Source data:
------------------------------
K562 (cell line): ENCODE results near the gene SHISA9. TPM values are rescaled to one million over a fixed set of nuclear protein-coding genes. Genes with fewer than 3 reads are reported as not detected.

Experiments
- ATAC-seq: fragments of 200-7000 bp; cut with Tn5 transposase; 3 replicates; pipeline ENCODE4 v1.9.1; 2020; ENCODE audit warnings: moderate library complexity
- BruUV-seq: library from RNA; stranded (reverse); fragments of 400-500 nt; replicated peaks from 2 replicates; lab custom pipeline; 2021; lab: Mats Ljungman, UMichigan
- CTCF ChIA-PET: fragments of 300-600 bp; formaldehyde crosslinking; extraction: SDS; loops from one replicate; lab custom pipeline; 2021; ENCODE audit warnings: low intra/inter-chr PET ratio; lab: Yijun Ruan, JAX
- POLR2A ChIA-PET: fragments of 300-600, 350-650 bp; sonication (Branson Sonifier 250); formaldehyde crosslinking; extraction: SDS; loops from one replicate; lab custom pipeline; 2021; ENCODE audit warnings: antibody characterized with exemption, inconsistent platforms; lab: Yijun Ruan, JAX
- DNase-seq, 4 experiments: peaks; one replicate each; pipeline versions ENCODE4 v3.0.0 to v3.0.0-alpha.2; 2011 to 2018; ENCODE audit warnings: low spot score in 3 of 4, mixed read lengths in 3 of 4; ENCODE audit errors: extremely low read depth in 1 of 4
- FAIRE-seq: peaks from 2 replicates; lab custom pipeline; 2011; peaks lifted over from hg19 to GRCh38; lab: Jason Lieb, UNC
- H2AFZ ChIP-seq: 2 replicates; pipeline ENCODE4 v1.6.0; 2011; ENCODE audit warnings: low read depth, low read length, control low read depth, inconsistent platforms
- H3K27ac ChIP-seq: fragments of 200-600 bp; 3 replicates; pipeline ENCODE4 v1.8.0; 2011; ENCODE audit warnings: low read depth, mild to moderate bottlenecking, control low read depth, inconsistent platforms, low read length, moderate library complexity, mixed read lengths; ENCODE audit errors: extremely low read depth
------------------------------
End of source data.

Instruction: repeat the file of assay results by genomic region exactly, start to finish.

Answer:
K562 (cell line): ENCODE results near the gene SHISA9. TPM values are rescaled to one million over a fixed set of nuclear protein-coding genes. Genes with fewer than 3 reads are reported as not detected.

Experiments
- ATAC-seq: fragments of 200-7000 bp; cut with Tn5 transposase; 3 replicates; pipeline ENCODE4 v1.9.1; 2020; ENCODE audit warnings: moderate library complexity
- BruUV-seq: library from RNA; stranded (reverse); fragments of 400-500 nt; replicated peaks from 2 replicates; lab custom pipeline; 2021; lab: Mats Ljungman, UMichigan
- CTCF ChIA-PET: fragments of 300-600 bp; formaldehyde crosslinking; extraction: SDS; loops from one replicate; lab custom pipeline; 2021; ENCODE audit warnings: low intra/inter-chr PET ratio; lab: Yijun Ruan, JAX
- POLR2A ChIA-PET: fragments of 300-600, 350-650 bp; sonication (Branson Sonifier 250); formaldehyde crosslinking; extraction: SDS; loops from one replicate; lab custom pipeline; 2021; ENCODE audit warnings: antibody characterized with exemption, inconsistent platforms; lab: Yijun Ruan, JAX
- DNase-seq, 4 experiments: peaks; one replicate each; pipeline versions ENCODE4 v3.0.0 to v3.0.0-alpha.2; 2011 to 2018; ENCODE audit warnings: low spot score in 3 of 4, mixed read lengths in 3 of 4; ENCODE audit errors: extremely low read depth in 1 of 4
- FAIRE-seq: peaks from 2 replicates; lab custom pipeline; 2011; peaks lifted over from hg19 to GRCh38; lab: Jason Lieb, UNC
- H2AFZ ChIP-seq: 2 replicates; pipeline ENCODE4 v1.6.0; 2011; ENCODE audit warnings: low read depth, low read length, control low read depth, inconsistent platforms
- H3K27ac ChIP-seq: fragments of 200-600 bp; 3 replicates; pipeline ENCODE4 v1.8.0; 2011; ENCODE audit warnings: low read depth, mild to moderate bottlenecking, control low read depth, inconsistent platforms, low read length, moderate library complexity, mixed read lengths; ENCODE audit errors: extremely low read depth